Using xinetd

Jose demonstrates how to start configuring and tweaking xinetd.
Reconfiguring xinetd

You can edit the xinetd.conf file while xinetd is running. To get it to reconfigure, send the signal SIGUSR1 to the xinetd process:

# ps -ax | grep xinetd
   50  ?  S    5:47 /usr/sbin/xinetd -filelog /var/adm/xinetd.log -f /etc/xinetd.conf
# kill -SIGUSR1 50

Tail the -filelog you are using to make sure that it restarted and adjusted the changes you made. Definitely do this before you log out and make sure you can log back in if this is a remote connection.

Note that using -HUP, as one does for inetd to reconfigure it, will actually cause xinetd to cease operation. This is, by design, to thwart hackers who reconfigure your xinetd and attempt to reload it without understanding the documentation.

When to Use xinetd

Personally, I use xinetd for almost all of my services; the only one that sees a significant performance hit is my web dæmon Apache. Too many processes have to start too fast for it to be time efficient. DNS services should also not be loaded into xinetd; the performance hit is too large.

I do, however, run sendmail out of xinetd, allowing fine-grained control over who can connect. My configuration for sendmail looks like this:

service smtp
        socket_type   = stream
        protocol      = tcp
        wait          = no
        user          = root
        server        = /usr/sbin/sendmail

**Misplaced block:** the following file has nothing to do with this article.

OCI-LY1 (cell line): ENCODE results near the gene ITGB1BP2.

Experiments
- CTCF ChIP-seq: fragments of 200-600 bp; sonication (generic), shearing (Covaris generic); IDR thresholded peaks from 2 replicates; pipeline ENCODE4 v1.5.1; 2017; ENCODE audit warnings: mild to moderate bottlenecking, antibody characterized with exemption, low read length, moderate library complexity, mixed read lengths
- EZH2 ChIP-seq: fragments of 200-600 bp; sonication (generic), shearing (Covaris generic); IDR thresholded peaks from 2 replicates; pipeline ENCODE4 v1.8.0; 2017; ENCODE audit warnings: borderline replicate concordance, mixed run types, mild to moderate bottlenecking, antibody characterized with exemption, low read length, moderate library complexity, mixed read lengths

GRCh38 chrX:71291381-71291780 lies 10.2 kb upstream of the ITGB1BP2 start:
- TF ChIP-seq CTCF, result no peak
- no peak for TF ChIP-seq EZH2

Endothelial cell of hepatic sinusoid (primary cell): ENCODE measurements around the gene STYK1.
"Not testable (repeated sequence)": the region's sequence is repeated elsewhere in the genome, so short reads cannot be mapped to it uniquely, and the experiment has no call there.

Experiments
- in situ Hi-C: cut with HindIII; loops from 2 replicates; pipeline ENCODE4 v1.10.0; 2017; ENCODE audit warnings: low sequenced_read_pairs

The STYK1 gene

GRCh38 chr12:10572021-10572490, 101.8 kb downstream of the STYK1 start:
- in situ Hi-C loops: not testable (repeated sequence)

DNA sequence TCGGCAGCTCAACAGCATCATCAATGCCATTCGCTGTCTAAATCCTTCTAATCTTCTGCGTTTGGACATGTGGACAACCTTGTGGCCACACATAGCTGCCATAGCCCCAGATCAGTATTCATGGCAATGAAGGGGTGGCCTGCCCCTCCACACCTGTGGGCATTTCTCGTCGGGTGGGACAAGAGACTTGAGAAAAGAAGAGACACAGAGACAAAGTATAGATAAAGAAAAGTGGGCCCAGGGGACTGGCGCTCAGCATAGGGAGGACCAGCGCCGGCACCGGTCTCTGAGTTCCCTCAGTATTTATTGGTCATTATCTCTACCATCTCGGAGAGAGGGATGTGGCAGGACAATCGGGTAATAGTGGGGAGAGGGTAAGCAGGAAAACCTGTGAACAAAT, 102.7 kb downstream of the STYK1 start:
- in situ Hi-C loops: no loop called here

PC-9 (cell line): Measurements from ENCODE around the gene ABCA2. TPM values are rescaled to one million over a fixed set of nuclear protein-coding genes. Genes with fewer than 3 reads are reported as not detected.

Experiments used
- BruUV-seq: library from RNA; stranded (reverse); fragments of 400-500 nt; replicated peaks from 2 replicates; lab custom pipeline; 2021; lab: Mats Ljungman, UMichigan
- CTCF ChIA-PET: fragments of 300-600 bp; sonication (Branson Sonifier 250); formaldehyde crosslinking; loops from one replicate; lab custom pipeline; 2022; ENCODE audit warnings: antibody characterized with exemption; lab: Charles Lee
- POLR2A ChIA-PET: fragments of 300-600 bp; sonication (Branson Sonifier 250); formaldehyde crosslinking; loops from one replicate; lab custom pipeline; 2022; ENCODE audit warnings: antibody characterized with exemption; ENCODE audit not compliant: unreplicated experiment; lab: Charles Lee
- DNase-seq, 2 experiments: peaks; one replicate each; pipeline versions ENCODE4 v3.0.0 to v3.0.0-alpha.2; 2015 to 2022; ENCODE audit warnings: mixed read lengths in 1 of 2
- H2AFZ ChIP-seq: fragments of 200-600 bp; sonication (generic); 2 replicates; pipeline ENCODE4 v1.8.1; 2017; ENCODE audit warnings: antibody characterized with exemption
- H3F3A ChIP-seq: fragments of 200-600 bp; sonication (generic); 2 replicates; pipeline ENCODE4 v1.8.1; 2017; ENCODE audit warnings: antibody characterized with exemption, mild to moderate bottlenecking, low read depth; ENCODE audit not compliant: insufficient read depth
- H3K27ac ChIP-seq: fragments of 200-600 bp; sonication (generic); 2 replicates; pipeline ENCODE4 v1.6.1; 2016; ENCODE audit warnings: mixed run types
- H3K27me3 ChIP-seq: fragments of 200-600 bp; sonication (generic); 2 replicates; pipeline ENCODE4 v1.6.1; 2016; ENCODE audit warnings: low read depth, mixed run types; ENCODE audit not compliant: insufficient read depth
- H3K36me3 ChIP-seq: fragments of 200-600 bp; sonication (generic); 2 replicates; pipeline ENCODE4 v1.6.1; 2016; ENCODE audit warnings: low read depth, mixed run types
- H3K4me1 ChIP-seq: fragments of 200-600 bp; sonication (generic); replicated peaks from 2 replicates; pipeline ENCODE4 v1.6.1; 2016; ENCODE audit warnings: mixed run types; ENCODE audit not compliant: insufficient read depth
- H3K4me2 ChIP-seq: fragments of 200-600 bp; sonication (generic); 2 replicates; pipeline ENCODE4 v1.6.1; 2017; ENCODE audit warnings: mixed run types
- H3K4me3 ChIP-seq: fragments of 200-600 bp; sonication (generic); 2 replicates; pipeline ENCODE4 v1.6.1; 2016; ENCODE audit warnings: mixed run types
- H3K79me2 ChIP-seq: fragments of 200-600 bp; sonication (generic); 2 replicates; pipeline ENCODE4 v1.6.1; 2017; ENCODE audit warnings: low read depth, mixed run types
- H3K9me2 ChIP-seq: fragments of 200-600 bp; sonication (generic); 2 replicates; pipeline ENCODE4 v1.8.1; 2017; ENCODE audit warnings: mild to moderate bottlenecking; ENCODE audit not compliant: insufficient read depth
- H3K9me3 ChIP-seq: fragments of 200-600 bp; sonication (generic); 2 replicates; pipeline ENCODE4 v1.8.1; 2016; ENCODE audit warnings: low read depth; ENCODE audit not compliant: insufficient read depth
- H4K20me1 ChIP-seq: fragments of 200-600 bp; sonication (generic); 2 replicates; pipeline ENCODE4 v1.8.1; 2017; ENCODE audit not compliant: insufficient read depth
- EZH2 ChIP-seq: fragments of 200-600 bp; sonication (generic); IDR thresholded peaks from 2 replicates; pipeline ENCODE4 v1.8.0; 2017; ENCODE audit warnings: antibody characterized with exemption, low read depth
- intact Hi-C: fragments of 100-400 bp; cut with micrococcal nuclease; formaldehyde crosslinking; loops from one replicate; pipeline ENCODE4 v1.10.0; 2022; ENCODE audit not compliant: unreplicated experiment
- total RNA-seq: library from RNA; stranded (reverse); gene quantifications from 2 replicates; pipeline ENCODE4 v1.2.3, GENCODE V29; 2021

server_args   = -bs
        instances     = 20
        nice          = 10
        only_from     +=
        no_access     +=

Even on a high-traffic mail server the performance hit is negligible. I have also loaded sshd into xinetd to prevent a process table attack on it.


I hope this article has been helpful to you in getting xinetd configured and tweaked for your needs. As you can see, the features it offers are tremendously more than inetd, even with tcp_wrappers in place. Solar Designer ( has a patch available for a slightly older version of xinetd, version 2.2.1, that allows for instance control on a per IP basis, which helps stop simple process table attacks. Note, however, that simple forgery can get around this. I do not know if this patch has been applied to later versions of xinetd or if it can be.

José Nazario is a biochemistry graduate student nearing the completion of his PhD. Side projects include Linux and other UNIX variants, software and security-related matters, and hobbies outside of his office like fly-fishing and photography.


One Click, Universal Protection: Implementing Centralized Security Policies on Linux Systems

As Linux continues to play an ever increasing role in corporate data centers and institutions, ensuring the integrity and protection of these systems must be a priority. With 60% of the world's websites and an increasing share of organization's mission-critical workloads running on Linux, failing to stop malware and other advanced threats on Linux can increasingly impact an organization's reputation and bottom line.

Learn More

Sponsored by Bit9

Linux Backup and Recovery Webinar

Most companies incorporate backup procedures for critical data, which can be restored quickly if a loss occurs. However, fewer companies are prepared for catastrophic system failures, in which they lose all data, the entire operating system, applications, settings, patches and more, reducing their system(s) to “bare metal.” After all, before data can be restored to a system, there must be a system to restore it to.

In this one hour webinar, learn how to enhance your existing backup strategies for better disaster recovery preparedness using Storix System Backup Administrator (SBAdmin), a highly flexible bare-metal recovery solution for UNIX and Linux systems.

Learn More

Sponsored by Storix